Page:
Tuesday, August 28, 2007
A county district judge was censured for vacating another judge's order of contempt for failure to pay child support without the knowledge or presence of the party that had obtained the order. "It is well established that one...judge may not ordinarily modify, overrule, or change the judgment or order of another...judge previously entered in the same case."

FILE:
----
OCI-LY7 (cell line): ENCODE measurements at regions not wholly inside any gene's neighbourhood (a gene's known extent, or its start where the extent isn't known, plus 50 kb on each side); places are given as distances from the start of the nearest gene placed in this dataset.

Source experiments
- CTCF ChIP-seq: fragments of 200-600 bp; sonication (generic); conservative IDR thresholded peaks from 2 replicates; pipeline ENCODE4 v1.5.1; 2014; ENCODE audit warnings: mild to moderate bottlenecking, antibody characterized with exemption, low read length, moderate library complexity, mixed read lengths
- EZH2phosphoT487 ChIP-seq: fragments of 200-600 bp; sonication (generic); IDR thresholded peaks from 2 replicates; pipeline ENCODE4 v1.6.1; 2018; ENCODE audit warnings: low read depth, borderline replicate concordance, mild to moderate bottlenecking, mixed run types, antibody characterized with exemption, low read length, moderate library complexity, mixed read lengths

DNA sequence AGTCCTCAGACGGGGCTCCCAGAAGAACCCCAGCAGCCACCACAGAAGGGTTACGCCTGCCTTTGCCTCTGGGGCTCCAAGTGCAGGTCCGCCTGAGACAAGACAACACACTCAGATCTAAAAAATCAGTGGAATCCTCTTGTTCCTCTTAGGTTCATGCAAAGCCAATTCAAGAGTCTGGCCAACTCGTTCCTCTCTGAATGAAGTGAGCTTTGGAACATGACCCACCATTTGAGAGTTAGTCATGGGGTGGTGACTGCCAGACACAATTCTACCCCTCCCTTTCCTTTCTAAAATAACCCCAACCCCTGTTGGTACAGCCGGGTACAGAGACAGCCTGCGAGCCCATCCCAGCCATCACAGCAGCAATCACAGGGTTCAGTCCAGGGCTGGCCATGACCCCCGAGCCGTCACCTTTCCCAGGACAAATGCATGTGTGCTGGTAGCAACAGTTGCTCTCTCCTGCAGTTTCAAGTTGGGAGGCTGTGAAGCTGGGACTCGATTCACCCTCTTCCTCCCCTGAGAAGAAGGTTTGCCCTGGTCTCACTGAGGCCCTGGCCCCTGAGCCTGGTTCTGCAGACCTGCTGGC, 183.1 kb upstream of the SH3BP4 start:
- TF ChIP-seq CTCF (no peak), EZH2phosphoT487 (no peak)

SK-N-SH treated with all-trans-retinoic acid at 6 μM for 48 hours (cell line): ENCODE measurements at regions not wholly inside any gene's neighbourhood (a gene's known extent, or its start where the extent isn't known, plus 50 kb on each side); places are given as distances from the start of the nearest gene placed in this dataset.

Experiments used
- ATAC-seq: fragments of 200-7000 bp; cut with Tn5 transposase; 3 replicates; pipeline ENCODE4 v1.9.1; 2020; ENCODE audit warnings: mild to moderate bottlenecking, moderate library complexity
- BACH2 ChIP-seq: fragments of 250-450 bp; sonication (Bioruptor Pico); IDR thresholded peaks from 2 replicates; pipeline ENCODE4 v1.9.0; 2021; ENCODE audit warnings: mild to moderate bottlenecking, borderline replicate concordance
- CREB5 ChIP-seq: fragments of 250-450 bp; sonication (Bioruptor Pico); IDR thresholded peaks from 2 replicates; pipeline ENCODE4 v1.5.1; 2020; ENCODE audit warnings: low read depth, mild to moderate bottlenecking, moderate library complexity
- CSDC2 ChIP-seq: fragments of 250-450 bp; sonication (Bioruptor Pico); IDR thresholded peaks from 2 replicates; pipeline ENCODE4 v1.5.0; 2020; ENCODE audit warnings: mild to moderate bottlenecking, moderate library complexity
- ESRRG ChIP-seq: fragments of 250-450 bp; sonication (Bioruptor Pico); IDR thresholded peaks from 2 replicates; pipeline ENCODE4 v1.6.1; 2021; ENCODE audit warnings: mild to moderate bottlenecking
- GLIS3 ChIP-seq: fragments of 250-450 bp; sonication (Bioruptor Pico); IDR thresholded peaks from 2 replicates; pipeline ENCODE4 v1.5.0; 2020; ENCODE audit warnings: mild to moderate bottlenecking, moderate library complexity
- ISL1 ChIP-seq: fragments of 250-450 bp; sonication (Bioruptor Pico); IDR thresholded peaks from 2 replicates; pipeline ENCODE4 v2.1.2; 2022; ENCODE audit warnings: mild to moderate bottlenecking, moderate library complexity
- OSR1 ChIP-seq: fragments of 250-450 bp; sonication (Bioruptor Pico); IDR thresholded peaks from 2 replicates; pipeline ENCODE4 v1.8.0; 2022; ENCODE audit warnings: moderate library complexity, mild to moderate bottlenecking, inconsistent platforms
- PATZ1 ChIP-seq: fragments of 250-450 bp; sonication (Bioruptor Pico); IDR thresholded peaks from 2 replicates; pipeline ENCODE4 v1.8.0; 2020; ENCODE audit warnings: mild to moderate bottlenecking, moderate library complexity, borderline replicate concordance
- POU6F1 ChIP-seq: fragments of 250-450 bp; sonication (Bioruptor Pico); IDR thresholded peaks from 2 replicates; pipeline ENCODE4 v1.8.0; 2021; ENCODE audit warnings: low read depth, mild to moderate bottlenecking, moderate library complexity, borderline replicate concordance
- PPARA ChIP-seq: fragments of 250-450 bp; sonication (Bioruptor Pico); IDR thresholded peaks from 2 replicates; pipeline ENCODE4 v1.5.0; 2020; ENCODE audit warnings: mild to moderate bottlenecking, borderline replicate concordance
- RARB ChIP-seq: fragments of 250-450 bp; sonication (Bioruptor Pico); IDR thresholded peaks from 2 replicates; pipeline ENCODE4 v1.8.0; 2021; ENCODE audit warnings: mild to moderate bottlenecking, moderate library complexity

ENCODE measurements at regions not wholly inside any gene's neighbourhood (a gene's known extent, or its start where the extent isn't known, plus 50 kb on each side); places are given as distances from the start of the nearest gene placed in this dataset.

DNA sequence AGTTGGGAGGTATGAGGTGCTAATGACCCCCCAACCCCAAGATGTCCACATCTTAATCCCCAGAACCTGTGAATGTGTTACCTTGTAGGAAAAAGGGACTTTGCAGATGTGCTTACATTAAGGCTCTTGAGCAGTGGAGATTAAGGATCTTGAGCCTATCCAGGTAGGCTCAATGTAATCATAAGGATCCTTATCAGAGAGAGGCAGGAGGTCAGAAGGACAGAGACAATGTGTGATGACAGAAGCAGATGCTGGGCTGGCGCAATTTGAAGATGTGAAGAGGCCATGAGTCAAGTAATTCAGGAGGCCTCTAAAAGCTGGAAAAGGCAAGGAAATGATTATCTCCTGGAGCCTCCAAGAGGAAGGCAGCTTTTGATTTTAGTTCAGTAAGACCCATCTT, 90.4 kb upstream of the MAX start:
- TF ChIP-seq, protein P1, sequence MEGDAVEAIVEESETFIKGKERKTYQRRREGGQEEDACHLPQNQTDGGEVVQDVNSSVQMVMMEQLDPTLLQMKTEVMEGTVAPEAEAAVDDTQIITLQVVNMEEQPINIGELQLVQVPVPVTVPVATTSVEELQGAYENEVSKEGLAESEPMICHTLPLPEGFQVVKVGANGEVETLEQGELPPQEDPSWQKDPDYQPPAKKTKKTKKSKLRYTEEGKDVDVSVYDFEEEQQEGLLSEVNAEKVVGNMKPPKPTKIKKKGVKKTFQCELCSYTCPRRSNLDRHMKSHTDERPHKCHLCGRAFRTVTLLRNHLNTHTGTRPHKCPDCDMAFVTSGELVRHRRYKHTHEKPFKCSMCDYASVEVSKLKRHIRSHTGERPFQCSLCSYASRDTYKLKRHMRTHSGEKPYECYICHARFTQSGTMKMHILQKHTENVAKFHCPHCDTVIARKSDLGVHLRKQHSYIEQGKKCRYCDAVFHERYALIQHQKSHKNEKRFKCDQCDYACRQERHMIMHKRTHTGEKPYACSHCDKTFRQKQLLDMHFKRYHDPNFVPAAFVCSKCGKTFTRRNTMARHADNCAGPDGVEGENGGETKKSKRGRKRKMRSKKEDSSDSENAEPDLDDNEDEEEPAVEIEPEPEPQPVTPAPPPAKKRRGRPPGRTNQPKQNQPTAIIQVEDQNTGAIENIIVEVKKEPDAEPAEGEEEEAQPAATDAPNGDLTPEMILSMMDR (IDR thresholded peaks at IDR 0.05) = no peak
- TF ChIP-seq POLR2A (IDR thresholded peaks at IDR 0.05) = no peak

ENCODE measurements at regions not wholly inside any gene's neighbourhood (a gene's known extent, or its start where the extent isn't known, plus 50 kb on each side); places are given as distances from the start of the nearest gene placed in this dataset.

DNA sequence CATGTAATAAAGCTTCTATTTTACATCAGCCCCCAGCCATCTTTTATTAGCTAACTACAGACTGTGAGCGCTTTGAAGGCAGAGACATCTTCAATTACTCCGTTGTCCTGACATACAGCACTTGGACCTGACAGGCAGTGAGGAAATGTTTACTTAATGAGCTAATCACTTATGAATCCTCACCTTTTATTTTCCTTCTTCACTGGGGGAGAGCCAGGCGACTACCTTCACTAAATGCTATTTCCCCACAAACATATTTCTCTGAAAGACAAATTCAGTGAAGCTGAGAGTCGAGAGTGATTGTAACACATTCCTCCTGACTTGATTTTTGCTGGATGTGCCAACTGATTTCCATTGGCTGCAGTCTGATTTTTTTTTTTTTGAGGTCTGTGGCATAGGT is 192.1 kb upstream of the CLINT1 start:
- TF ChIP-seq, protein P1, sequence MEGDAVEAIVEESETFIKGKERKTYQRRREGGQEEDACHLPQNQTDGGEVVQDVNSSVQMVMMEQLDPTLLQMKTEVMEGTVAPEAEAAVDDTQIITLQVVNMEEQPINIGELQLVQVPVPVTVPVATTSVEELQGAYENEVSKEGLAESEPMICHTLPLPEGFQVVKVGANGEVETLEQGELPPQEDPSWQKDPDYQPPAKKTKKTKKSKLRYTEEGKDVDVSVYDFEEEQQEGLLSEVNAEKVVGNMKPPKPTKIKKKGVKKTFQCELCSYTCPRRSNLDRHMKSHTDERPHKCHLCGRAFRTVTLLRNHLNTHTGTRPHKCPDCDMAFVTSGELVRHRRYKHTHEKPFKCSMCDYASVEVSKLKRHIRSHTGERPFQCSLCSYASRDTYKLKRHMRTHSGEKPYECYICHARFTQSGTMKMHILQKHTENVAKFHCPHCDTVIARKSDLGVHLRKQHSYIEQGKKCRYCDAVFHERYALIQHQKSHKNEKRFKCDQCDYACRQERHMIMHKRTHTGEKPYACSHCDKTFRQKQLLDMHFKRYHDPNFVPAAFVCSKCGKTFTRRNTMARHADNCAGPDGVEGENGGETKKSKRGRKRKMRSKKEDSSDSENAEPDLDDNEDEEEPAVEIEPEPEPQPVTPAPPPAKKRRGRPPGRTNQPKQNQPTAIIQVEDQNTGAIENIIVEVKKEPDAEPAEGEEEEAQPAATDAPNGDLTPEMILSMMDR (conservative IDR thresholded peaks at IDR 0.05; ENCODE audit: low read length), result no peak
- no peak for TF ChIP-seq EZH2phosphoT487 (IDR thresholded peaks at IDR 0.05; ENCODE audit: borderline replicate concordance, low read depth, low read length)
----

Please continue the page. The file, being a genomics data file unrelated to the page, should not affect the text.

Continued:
The censured judge had granted the motion to strike the contempt despite the fact that the motion had not been served. The North Carolina Supreme Court rejected the contention that the judge acted in good faith because he believed that the contemnor did not have notice of the contempt proceedings: "the issue here concerns [the judge's] conduct, not his motives...[h]is action in setting aside [the prior judge's] order in an ex parte proceeding enabled Mr. Moore to evade his child support obligations. Mr. Moore subsequently vanished, causing problems to the other party, who had obtained a court order in her favor." The judge's supposed good faith was no defense to the charges of misconduct. (Mike Frisch)